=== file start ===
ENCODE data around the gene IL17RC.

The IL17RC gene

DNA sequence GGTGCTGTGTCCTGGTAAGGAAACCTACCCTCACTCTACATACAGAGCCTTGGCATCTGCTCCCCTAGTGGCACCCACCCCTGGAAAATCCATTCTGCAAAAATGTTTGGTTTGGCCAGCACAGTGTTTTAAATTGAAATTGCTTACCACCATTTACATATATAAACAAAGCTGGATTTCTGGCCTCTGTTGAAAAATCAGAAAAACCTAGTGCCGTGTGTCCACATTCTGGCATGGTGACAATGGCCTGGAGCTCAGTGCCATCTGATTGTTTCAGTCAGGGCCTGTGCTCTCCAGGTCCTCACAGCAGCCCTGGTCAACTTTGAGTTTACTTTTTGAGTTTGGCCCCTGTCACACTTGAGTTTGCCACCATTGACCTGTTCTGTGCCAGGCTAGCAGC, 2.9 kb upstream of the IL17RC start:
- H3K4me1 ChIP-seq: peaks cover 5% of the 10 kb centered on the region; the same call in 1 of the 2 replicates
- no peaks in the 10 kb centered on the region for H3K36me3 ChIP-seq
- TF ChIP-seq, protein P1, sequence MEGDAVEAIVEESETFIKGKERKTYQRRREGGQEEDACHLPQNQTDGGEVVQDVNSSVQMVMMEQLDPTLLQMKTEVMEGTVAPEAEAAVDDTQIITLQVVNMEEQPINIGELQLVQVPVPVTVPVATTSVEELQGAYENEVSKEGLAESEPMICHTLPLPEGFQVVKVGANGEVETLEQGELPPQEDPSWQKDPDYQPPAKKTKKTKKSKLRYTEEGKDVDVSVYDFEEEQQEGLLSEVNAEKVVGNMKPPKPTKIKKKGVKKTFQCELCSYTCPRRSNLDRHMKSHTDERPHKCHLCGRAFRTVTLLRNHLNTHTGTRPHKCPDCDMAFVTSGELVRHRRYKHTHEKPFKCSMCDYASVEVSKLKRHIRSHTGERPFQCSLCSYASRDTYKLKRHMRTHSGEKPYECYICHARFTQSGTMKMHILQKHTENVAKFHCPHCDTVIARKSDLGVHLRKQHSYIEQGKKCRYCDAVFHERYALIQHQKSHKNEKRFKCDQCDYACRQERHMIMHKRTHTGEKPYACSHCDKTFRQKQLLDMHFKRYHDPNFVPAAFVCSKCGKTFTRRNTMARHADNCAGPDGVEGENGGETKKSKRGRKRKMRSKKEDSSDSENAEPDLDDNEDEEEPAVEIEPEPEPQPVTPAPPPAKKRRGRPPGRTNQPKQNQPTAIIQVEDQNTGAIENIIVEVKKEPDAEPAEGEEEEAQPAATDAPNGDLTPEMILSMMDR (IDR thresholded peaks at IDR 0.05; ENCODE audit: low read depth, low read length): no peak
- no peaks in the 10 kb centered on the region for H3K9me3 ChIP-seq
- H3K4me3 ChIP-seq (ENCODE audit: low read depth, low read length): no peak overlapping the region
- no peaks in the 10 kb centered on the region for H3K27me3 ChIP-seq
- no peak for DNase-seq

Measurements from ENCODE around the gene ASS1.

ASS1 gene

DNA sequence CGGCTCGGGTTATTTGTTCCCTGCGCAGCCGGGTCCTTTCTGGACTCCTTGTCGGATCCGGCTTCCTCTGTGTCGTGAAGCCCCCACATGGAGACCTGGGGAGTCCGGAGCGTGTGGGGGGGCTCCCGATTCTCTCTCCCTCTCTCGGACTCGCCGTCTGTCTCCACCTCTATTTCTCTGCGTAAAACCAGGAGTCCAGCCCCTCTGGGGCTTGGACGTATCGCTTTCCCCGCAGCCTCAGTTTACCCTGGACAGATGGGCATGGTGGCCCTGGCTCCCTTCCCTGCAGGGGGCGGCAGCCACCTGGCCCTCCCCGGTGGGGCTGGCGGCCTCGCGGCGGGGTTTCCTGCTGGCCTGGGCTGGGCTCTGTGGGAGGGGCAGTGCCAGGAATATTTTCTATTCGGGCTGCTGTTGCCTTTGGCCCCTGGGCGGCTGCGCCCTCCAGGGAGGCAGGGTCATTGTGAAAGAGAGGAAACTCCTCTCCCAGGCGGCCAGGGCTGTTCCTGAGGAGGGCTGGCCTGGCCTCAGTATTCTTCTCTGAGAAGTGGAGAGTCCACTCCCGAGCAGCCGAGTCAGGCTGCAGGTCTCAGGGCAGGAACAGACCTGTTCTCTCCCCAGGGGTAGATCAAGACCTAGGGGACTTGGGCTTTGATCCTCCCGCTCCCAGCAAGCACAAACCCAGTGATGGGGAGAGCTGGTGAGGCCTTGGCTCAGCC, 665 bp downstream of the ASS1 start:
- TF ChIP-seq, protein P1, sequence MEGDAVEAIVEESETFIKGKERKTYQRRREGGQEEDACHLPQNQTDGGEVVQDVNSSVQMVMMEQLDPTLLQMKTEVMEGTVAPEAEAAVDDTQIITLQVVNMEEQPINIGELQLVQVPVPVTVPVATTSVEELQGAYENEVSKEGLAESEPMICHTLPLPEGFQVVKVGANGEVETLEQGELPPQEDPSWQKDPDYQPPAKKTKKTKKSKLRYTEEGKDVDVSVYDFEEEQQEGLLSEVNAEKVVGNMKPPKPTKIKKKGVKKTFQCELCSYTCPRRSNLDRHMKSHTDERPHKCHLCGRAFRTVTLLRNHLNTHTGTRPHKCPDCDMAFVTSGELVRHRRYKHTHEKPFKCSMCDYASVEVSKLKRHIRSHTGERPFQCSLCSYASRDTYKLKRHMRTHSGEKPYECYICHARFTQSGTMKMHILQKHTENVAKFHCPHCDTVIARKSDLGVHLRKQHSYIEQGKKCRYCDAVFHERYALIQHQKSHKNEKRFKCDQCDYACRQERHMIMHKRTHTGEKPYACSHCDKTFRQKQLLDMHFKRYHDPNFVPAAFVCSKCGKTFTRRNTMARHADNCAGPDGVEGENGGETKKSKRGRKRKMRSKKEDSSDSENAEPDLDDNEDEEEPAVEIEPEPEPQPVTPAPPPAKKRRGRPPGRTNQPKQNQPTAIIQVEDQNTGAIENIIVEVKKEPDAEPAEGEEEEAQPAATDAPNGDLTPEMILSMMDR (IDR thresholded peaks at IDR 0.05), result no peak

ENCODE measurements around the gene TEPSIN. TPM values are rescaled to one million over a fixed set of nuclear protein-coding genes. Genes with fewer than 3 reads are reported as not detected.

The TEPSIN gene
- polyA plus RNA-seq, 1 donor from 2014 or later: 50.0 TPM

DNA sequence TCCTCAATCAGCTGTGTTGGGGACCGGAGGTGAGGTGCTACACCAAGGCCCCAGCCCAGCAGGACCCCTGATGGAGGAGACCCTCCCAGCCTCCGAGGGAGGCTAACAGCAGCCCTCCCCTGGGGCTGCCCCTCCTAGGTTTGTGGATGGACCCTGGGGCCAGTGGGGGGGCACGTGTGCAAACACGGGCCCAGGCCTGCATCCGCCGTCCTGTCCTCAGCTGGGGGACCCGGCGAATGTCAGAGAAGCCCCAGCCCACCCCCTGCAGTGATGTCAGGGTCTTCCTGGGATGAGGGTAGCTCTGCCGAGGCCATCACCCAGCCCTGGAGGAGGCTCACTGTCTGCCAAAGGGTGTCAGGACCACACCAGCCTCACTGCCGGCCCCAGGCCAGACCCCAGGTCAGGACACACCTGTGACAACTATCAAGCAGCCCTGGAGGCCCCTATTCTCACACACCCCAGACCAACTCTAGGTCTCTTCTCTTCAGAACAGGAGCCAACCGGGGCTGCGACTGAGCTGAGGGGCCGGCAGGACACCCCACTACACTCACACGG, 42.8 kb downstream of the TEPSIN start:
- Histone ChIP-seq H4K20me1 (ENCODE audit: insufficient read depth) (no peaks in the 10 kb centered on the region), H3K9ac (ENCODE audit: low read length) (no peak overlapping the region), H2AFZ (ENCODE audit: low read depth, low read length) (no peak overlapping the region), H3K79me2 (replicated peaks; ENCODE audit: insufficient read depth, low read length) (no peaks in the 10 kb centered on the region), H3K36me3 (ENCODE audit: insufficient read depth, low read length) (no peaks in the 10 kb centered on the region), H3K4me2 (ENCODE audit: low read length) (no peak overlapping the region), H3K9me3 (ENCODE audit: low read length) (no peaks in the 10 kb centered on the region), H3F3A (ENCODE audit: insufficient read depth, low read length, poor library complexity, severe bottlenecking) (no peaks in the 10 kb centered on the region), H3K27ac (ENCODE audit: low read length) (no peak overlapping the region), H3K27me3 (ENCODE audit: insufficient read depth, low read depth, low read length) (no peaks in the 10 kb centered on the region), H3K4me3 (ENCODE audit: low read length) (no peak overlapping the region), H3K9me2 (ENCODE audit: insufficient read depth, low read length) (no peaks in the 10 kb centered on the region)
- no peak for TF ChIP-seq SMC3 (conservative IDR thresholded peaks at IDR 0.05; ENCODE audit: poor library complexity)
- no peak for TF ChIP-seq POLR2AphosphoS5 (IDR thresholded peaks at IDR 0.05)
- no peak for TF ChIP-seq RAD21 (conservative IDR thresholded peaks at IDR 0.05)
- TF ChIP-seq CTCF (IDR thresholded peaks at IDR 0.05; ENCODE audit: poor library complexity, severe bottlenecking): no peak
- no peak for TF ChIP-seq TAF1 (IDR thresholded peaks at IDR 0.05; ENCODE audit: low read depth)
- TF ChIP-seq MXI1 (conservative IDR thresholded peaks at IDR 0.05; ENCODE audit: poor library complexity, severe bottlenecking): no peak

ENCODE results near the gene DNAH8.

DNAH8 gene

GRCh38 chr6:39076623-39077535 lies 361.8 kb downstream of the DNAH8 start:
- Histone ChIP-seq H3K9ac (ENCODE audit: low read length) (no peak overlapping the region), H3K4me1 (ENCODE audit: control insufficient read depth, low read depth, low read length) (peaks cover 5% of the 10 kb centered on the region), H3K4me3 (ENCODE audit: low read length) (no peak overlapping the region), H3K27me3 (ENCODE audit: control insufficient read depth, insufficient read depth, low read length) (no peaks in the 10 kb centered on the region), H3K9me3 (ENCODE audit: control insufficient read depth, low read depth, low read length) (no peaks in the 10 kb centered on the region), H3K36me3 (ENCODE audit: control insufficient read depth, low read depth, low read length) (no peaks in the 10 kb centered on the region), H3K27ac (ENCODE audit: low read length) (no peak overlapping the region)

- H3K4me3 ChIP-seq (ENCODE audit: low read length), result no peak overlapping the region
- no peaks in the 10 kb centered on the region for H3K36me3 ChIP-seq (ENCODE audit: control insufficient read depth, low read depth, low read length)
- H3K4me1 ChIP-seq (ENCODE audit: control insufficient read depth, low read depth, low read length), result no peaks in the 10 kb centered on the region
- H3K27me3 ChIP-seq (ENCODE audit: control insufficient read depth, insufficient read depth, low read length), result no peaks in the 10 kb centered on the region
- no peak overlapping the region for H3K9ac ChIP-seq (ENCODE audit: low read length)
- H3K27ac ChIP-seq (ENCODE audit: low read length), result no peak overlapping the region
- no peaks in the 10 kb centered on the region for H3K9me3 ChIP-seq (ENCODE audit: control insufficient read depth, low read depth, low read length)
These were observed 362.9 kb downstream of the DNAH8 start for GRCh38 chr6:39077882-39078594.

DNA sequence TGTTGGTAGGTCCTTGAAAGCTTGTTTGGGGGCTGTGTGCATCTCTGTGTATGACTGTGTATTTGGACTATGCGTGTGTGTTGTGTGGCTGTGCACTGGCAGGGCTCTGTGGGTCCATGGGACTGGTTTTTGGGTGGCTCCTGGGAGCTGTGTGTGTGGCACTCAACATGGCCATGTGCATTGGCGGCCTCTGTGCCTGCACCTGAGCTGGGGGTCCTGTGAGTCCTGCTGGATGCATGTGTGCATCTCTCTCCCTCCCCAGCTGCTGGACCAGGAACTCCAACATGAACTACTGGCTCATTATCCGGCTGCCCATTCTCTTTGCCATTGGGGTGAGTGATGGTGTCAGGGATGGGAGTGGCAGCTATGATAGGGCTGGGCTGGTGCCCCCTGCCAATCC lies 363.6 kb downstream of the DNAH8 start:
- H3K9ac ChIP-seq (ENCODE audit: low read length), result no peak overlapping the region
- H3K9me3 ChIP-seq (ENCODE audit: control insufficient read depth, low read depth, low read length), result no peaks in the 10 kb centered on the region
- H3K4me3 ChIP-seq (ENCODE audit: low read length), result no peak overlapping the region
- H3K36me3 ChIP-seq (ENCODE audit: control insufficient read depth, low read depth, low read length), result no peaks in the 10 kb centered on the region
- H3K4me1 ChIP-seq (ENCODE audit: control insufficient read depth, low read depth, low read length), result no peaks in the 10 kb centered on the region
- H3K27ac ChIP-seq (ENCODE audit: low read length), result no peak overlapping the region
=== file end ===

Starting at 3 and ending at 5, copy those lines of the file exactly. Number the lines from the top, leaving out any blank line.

DNA sequence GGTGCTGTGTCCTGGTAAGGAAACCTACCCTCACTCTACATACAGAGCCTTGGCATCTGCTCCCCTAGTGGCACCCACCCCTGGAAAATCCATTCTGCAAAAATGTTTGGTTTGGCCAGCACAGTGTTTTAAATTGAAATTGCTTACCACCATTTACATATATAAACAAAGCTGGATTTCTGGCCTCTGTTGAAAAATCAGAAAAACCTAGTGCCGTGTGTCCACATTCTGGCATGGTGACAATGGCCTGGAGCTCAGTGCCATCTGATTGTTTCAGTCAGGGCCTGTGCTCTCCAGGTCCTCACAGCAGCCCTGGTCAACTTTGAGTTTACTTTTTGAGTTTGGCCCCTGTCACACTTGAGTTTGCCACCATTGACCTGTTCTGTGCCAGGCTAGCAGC, 2.9 kb upstream of the IL17RC start:
- H3K4me1 ChIP-seq: peaks cover 5% of the 10 kb centered on the region; the same call in 1 of the 2 replicates
- no peaks in the 10 kb centered on the region for H3K36me3 ChIP-seq